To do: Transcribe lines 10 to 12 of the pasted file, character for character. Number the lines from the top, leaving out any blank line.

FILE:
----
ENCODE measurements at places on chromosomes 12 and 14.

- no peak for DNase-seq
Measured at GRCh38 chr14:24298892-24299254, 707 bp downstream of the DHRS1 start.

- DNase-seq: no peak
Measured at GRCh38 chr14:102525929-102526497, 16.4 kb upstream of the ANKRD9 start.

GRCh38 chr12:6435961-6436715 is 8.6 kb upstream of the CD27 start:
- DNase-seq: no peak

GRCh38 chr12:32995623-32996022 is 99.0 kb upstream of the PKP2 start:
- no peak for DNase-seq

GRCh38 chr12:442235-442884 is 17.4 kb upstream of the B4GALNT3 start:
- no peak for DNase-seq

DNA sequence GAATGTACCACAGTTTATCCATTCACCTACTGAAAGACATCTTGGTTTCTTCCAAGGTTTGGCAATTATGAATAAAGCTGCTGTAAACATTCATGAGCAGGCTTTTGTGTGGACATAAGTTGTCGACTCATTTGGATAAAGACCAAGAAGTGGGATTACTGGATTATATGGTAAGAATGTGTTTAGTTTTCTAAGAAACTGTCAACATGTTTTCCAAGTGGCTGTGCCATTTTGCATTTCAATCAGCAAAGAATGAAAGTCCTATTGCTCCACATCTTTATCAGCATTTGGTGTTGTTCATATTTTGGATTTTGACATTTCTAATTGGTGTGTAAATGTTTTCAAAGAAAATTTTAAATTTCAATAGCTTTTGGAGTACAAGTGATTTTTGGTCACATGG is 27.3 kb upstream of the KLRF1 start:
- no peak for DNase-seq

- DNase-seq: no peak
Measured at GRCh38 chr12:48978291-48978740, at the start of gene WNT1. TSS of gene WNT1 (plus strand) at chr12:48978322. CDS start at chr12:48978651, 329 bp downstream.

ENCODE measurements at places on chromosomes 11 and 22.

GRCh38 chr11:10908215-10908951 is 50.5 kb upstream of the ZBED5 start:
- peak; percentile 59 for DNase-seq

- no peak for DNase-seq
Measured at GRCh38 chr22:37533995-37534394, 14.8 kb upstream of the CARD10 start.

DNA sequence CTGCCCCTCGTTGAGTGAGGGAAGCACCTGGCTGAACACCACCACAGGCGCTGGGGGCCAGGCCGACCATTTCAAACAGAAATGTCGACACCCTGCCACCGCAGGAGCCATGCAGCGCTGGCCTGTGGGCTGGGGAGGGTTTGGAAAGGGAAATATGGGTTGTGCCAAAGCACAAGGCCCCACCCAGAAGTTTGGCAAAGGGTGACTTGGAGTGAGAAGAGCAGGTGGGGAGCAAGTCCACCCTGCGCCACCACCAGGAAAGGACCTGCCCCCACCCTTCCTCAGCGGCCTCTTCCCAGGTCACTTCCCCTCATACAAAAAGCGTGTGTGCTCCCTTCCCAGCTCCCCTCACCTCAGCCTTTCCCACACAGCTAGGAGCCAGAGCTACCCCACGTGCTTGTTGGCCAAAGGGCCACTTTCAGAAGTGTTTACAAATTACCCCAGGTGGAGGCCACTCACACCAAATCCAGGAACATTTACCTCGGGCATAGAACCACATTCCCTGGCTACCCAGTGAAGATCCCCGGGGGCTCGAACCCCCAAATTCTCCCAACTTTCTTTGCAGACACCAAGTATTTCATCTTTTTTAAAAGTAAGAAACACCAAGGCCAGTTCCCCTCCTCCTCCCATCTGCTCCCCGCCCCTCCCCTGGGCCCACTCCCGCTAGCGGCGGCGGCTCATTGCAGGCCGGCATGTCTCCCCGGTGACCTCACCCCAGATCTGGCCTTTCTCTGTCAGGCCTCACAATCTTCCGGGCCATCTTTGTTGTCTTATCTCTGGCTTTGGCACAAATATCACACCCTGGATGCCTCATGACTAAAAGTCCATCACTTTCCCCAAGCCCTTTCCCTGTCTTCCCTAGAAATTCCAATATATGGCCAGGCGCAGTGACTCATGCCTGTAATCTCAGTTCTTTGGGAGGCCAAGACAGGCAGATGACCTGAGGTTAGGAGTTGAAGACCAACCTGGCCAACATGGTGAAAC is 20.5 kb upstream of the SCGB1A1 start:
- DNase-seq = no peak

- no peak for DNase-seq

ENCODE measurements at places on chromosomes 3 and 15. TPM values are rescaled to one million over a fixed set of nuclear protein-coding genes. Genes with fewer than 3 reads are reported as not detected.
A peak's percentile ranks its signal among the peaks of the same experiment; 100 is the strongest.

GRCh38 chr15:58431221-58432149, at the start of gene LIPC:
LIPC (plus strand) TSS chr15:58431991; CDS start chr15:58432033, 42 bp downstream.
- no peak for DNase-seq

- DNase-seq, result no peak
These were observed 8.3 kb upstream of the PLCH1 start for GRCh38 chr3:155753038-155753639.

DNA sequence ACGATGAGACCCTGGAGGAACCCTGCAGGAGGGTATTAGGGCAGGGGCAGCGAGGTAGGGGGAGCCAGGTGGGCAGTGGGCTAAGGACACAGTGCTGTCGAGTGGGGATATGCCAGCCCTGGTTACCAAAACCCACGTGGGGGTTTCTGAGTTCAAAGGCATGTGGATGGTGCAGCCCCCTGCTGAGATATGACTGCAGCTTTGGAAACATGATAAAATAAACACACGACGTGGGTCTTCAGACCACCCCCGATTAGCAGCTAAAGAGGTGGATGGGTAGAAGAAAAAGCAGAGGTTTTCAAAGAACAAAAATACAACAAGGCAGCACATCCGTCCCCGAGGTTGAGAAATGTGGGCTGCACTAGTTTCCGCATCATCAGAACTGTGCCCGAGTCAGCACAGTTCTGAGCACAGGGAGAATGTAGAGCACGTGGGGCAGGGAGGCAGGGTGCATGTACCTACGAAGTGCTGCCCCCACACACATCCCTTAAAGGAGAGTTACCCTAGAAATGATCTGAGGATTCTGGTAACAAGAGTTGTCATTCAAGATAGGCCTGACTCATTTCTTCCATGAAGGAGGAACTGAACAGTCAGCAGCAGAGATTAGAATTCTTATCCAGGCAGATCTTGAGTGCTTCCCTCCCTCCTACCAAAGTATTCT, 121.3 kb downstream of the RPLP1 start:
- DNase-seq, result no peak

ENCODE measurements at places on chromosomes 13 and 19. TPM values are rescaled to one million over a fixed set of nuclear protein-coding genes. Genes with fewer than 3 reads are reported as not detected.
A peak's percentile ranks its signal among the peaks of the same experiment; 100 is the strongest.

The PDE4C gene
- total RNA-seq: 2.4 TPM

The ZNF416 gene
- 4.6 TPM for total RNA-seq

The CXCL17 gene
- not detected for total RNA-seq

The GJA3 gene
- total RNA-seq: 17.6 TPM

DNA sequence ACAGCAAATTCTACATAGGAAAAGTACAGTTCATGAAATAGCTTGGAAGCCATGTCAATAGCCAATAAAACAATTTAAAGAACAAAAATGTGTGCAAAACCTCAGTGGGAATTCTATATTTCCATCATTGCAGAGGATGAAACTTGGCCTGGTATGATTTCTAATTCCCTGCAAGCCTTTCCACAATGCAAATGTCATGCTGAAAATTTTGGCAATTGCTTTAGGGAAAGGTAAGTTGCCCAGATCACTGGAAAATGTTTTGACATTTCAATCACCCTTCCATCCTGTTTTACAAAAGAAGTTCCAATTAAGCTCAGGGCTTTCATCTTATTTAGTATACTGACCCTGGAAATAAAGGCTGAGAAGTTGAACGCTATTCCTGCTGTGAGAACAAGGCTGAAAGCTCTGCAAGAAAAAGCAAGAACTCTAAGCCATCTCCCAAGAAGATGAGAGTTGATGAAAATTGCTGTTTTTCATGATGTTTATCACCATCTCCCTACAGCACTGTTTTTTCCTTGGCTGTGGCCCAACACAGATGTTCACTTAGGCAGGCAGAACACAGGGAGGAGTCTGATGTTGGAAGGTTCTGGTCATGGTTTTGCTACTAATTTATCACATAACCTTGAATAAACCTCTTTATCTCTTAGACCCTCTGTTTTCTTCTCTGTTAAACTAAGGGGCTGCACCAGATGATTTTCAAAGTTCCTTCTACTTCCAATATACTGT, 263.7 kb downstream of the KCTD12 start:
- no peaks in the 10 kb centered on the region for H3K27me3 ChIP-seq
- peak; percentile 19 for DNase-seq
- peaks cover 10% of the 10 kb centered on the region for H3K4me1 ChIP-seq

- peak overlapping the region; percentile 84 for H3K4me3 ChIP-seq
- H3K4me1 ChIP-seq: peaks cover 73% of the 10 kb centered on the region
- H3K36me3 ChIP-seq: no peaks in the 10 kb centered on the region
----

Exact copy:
GRCh38 chr12:442235-442884 is 17.4 kb upstream of the B4GALNT3 start:
- no peak for DNase-seq

DNA sequence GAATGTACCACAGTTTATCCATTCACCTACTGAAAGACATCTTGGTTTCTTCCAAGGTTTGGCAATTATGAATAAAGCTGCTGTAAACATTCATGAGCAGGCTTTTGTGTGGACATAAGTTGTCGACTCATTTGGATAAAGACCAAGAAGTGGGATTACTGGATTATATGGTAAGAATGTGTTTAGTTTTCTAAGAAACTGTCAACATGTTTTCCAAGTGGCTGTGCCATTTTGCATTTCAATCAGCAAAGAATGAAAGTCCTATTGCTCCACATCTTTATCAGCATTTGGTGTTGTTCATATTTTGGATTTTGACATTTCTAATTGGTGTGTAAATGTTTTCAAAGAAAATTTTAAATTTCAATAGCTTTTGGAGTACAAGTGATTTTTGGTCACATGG is 27.3 kb upstream of the KLRF1 start: